- weekly benefits
- medical and hospital expenses
- rehabilitation services
- certain personal items (eg clothing, spectacles, if damaged in a work related accident)
- a lump sum payment for death or permanent impairment
News South WalesAll employers in NSW who pay annual wages over $7500 are required by law to have a workers compensation insurance policy. Employers who pay $7500 or less in annual wages (known as exempt employers) are not required to take out an insurance policy unless they employ an apprentice or trainee, or are part of a group for premium purposes. Note: Volunteers are not regarded as workers. Employers of volunteers are not required to take out workers compensation insurance for their volunteers, but still have a duty to provide a safe working environment for them.
Insurance cover for employersAll employers in NSW (except exempt employers) are required to have a workers compensation insurance policy. An employer is a business or individual that employs, engages or hires workers on a full time, part time or casual basis, under an oral or written contract of service, including an apprenticeship or traineeship.
Which employers are covered?Employers covered in the NSW Workers Compensation Scheme include but are not limited to the following: Individual or sole trader Insurance cover for all employees but not the policy holder. If the individual or sole trader does not have workers they do not need a policy. A personal accident and illness policy or an income protection insurance policy for the individual is recommended but this is not a workers compensation requirement. Partnerships Insurance cover for all employees of the partnership but not the partners themselves. A personal accident and illness policy or an income protection insurance policy is recommended for partners of a partnership but this is not a workers compensation requirement. Companies Insurance cover for all employees of the company including the working directors. Trusts Insurance cover for all employees of the trust. When the trustee of a trust employs workers, the trustee needs to have a policy. The trustee may be a sole trader, partnership or company. Strata Plan Insurance cover for all employees of the strata corporation. The employer is a strata scheme. The workers compensation policy is held in the name of the owners’ corporation – e.g. The Owners Corporation of Strata Plan 12345. WHO’s aim is to completely understand your structure and the activity of your business enabling us to negotiate an appropriate rate to ensure you are not paying excessive premiums. As each State and Territory is different WHO will work with you to achieve the best outcomes. Please do not hesitate to contact us to discuss further.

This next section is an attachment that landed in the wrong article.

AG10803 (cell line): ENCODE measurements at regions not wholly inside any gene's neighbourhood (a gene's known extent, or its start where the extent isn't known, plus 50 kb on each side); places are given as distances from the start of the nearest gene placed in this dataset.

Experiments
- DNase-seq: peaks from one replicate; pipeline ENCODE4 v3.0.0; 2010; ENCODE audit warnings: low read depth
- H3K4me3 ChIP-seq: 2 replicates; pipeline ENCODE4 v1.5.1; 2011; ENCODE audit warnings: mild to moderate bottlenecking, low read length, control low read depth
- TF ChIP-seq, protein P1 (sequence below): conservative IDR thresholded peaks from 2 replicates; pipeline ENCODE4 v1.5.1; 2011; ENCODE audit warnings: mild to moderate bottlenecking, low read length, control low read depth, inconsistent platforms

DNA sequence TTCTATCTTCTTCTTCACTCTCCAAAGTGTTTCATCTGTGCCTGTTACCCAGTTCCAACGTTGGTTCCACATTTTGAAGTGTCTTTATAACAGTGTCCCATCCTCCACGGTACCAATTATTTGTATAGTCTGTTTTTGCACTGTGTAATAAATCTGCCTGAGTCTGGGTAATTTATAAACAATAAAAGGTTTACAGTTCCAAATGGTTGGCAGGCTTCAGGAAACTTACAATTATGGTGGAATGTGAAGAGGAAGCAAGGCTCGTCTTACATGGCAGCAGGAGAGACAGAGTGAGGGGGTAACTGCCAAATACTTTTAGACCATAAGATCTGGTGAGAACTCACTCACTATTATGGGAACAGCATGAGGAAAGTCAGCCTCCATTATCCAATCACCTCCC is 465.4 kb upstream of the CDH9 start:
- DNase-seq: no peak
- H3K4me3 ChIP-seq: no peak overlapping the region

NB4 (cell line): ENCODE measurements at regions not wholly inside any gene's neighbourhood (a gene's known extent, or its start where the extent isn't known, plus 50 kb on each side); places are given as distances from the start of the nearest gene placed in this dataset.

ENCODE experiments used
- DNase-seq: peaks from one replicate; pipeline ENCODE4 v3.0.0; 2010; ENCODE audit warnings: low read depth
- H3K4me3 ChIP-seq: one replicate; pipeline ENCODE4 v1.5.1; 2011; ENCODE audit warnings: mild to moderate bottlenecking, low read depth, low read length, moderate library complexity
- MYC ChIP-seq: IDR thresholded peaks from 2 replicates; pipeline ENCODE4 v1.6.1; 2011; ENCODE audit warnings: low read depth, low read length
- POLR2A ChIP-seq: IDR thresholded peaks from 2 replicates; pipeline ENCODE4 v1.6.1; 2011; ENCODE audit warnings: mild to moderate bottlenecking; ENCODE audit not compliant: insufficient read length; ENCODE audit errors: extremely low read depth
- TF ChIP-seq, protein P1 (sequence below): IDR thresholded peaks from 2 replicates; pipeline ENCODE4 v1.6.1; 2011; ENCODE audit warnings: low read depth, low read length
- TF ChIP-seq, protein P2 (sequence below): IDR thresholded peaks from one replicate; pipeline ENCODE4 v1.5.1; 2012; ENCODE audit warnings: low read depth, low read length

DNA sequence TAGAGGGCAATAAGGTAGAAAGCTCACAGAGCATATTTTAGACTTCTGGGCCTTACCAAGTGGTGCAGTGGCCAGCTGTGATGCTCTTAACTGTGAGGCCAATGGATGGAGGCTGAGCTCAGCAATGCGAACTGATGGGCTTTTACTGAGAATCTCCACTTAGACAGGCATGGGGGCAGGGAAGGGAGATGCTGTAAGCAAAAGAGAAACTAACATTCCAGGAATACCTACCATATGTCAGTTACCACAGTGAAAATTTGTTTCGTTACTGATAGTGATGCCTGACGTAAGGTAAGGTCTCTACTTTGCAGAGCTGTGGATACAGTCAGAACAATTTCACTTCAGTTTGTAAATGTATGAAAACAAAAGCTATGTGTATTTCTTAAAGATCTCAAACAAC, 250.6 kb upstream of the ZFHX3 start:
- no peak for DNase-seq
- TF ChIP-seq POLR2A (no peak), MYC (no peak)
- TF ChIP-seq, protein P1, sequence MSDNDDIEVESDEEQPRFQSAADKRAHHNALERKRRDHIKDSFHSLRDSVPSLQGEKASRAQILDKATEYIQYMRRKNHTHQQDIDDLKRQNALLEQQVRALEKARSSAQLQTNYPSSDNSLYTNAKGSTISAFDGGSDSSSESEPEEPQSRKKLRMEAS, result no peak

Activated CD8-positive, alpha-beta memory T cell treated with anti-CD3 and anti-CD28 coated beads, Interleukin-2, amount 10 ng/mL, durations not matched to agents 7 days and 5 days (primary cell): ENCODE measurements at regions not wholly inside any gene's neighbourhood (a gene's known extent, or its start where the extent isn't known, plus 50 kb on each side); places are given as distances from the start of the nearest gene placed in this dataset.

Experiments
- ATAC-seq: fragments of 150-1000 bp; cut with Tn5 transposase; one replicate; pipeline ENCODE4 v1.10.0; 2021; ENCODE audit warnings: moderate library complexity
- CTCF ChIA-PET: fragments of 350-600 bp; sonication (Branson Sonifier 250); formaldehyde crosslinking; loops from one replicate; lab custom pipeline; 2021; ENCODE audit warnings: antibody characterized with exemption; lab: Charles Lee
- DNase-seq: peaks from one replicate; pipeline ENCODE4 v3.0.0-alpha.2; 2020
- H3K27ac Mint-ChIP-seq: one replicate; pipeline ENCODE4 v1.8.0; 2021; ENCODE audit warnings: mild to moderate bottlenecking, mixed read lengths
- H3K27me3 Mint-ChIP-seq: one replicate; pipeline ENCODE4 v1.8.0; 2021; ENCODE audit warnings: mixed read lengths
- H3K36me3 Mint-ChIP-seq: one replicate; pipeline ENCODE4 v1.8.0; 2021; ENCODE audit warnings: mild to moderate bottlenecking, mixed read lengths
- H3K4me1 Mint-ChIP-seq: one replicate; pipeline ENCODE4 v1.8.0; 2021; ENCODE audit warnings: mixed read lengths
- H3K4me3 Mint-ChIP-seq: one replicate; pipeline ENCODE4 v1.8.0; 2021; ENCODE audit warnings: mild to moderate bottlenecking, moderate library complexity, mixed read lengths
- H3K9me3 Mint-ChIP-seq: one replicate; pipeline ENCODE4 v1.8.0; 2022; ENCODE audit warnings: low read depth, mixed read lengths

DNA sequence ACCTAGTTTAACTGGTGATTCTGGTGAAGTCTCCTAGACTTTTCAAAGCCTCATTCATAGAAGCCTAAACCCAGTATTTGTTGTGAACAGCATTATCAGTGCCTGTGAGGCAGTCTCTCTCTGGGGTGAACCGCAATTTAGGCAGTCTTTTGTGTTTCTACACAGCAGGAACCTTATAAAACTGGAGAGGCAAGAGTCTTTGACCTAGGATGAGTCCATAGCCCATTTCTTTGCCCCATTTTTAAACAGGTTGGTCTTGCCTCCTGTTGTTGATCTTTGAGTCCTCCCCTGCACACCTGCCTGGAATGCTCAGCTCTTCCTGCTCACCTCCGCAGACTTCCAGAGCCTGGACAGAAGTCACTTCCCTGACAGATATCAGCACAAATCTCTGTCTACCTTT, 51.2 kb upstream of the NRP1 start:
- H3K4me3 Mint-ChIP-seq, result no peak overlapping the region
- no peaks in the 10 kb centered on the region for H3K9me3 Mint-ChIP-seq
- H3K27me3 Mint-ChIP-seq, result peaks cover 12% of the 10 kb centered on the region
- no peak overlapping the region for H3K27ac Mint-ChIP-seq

VictoriaIf you expect to pay more than $7,500 a financial year in rate-able remuneration, or if you have any apprentices or trainees, you must take out WorkSafe insurance. This applies even if you are a small company with only one worker. Companies If you are a proprietary limited company, your directors and employees who receive salaries or wages are workers and are covered for WorkCover Insurance purposes. This includes where the company is a trustee. This means that if you are a director of your own company and receive any payments expensed as salaries, wages, or if you run a company that employs any directors who receive salaries, wages or directors fees, you must register for WorkCover Insurance if the company’s annual remuneration (i.e. wages, salaries, etc) exceeds $7,500. Sole traders and partnerships If you are a sole trader/proprietor or a member of a partnership, you are not a worker of your own business. This means you will not be covered by your WorkCover Insurance. You should consider taking out some form of insurance to cover yourself in the event that you cannot work. If you are hired as a worker by someone else, that person may need to register for WorkCover Insurance to cover you. WHO’s aim is to completely understand your structure and the activity of your business enabling us to negotiate an appropriate rate to ensure you are not paying excessive premiums. As each State and Territory is different WHO will work with you to achieve the best outcomes. Please do not hesitate to contact us to discuss further.